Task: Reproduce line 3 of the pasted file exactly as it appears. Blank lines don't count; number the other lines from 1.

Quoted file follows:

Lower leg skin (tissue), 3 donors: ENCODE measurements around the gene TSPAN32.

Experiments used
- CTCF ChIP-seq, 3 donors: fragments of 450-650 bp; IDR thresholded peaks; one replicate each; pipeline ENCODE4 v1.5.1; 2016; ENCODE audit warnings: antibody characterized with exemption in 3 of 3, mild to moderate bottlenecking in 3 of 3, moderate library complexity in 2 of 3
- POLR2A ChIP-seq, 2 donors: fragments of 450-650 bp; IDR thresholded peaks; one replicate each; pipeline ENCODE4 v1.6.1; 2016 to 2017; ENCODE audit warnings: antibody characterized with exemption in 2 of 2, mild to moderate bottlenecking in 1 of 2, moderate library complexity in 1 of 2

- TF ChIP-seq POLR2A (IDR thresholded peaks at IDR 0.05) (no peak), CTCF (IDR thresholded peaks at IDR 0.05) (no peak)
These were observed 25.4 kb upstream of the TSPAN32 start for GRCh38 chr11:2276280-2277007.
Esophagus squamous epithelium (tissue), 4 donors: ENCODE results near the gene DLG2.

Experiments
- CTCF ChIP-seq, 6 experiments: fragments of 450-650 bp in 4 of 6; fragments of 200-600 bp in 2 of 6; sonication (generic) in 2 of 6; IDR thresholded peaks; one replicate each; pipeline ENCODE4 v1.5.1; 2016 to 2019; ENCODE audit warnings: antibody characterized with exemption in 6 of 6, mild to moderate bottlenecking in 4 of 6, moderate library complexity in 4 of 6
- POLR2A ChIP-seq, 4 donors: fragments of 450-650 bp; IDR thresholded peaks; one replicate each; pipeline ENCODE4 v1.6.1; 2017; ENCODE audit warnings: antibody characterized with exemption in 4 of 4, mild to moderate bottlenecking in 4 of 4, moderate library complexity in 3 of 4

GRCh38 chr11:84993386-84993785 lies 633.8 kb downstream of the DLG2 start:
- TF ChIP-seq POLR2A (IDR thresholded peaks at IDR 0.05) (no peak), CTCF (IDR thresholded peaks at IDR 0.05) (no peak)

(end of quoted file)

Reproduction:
- CTCF ChIP-seq, 3 donors: fragments of 450-650 bp; IDR thresholded peaks; one replicate each; pipeline ENCODE4 v1.5.1; 2016; ENCODE audit warnings: antibody characterized with exemption in 3 of 3, mild to moderate bottlenecking in 3 of 3, moderate library complexity in 2 of 3